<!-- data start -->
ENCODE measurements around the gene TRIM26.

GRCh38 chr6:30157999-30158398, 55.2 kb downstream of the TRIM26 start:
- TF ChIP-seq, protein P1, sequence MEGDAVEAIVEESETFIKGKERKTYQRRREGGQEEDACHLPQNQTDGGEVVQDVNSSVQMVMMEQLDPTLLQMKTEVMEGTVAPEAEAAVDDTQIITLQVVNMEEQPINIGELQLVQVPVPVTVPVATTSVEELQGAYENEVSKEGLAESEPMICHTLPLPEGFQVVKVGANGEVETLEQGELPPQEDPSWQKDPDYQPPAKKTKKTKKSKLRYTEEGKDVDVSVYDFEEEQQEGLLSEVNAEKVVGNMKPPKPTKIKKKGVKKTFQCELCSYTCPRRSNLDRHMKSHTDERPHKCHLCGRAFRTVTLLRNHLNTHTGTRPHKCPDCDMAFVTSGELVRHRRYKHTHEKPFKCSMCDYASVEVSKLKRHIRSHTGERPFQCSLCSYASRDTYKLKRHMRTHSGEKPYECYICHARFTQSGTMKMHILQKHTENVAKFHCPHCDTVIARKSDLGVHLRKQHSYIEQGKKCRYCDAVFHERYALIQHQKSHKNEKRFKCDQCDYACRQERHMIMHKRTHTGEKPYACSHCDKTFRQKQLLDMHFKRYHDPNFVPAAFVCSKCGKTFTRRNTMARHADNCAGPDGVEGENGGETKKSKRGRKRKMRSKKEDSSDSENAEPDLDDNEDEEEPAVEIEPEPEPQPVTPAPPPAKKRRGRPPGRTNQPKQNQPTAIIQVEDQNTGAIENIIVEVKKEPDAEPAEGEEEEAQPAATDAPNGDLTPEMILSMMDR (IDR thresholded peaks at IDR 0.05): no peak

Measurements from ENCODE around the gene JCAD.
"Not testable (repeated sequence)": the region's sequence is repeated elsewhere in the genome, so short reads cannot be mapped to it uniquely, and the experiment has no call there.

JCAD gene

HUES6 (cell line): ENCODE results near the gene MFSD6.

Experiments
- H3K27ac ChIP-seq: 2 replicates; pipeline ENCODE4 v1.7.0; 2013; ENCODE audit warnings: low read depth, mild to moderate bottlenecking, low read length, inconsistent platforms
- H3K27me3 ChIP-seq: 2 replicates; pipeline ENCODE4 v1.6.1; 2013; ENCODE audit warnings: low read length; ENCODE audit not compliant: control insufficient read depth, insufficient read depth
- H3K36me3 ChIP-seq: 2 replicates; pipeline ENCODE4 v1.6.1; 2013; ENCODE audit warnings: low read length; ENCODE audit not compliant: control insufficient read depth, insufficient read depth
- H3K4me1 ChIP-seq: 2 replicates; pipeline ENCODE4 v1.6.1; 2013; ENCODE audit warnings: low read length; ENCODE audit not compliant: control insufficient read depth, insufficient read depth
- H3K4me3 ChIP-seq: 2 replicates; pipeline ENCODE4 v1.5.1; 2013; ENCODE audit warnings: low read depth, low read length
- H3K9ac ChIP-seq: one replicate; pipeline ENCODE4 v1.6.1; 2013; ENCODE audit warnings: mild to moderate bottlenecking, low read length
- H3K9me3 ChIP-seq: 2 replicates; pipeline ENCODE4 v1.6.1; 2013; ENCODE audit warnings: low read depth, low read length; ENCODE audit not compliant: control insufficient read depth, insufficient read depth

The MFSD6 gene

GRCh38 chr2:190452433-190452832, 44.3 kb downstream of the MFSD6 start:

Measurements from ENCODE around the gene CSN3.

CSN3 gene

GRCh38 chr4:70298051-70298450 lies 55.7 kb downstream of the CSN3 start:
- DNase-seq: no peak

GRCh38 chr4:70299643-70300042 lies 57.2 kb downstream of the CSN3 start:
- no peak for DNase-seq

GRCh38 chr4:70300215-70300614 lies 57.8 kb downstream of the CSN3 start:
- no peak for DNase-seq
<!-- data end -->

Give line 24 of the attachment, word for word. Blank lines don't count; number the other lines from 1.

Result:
GRCh38 chr4:70300215-70300614 lies 57.8 kb downstream of the CSN3 start: